When Prince William voters overwhelmingly passed a $66 million road bond in 1988, county officials were thrilled because residents had rejected previous road bonds.

But now, as officials are supervising the construction of a road, they are finding it is harder than they expected.

One of the four projects included in the bond -- the improvement of the crowded Davis Ford Road corridor between Liberia and Hoadly roads -- has become the county's hottest controversy in recent months.

On June 5, the Board of County Supervisors will hold public hearings on two proposals: widening the existing road for an estimated $79.5 million or building a new mid-county route for $57.3 million.

The Davis Ford Road enterprise marks the first time that local politicians, rather than state officials, have final decision-making authority over a controversial road project. Most supervisors seem surprised by the fury generated by the proposals.

Opponents of the new road charge voter fraud, saying the 1988 referendum failed to make clear that the money might be used for anything other than a wider version of existing Davis Ford. Supporters of a new road say it would be cheaper and its construction would disrupt less traffic.

Most supervisors seem to be leaning toward the less expensive choice, because it would give cross-county drivers two roads to choose from. However, they caution they will wait for the public hearing before making a final decision.

Their selection may not end the battle, however, because the 1988 bond included only $20 million for design and right-of-way purchase for Davis Ford. This fall, residents will vote on another bond to build the road.

The raging debate contrasts dramatically with Prince William's generally quiet, consensual decision-making process and demonstrates what a volatile combination roads and bond money can be in traffic-clogged Northern Virginia.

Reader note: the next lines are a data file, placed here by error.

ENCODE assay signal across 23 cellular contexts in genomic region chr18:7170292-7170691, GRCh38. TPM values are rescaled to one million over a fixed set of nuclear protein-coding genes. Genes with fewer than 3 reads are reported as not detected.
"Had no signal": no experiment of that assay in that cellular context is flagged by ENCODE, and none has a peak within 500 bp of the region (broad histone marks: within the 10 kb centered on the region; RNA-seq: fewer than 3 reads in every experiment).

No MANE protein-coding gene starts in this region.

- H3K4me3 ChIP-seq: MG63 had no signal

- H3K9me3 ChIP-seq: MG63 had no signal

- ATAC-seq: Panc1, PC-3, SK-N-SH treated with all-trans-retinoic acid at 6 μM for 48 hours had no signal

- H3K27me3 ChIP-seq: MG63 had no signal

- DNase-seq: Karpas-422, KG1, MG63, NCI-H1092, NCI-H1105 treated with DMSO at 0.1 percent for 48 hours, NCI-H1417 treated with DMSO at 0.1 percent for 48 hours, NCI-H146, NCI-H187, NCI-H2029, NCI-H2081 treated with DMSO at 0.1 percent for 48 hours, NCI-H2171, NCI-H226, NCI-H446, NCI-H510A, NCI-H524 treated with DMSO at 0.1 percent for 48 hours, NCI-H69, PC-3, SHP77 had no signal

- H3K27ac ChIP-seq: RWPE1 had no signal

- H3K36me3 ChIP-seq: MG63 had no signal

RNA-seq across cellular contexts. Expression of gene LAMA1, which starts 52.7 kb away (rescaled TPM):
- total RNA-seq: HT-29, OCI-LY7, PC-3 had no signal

Until recently, the Virginia Department of Transportation built and maintained all public routes. But several Northern Virginia jurisdictions, including Fairfax County, began financing and constructing their own roads because they didn't want to wait for the state Transportation Department to do so.

"The state is supposed to build all the roads, but they just don't do it soon enough," said Prince William Supervisor William J. Becker (R-Brentsville).

Successful bonds also are relatively new to the county. Until three years ago, Prince William voters regularly rejected bond referendums. Many improvement projects, including the McCoart Government Center, had to be built with cash the county had on hand or lease purchase agreements that do not have to be approved by voters.

In 1987, public opinion on bonds seemed to change when a school bond passed. The following year, voters approved the road bond and bonds for parks, libraries and a police training center. "I think we've turned the corner" on bond approvals, said Supervisor Kathleen K. Seefeldt (D-Occoquan).

Confusion over the wording of the bond referendum, which stated that the money would be used for "improvements to the Davis Ford Road {and other road} . . . corridors," has led opponents to charge that using the money for anything except widening the existing two-lane road would violate the terms.

Earlier this year the supervisors approved a long-range building plan that calls for road bond referendums both this fall and November 1993. Limited state road dollars, and Northern Virginia's overwhelming traffic needs will continue to make local road building and bond projects a necessary option, lawmakers said.

The board decided on a two-step bond process for Davis Ford Road because Department of Public Works officials said they could not put a firm price tag on the project until a route had been chosen, and because the 1988 bonds brought the county close to its self-imposed debt ceiling, Seefeldt said.

Now many people are wondering whether this spring's controversy will doom the fall vote.

The referendum "is going to be a very difficult project to sell," said Donna Blanton, who spearheaded efforts to get the 1988 bonds approved.

"All the predictable things are going to be there -- the people who don't like bond financing -- and this one has additional baggage."

The November bond also may have a hard time because the most important election, for U.S. Senate, probably will be uncontested. Small turnouts have traditionally resulted in rejection of the bonds.

"I can't say if a road bond would go with such confusion," said Supervisor Hilda M. Barg (D-Woodbridge). "We got to find some way to bring the people together."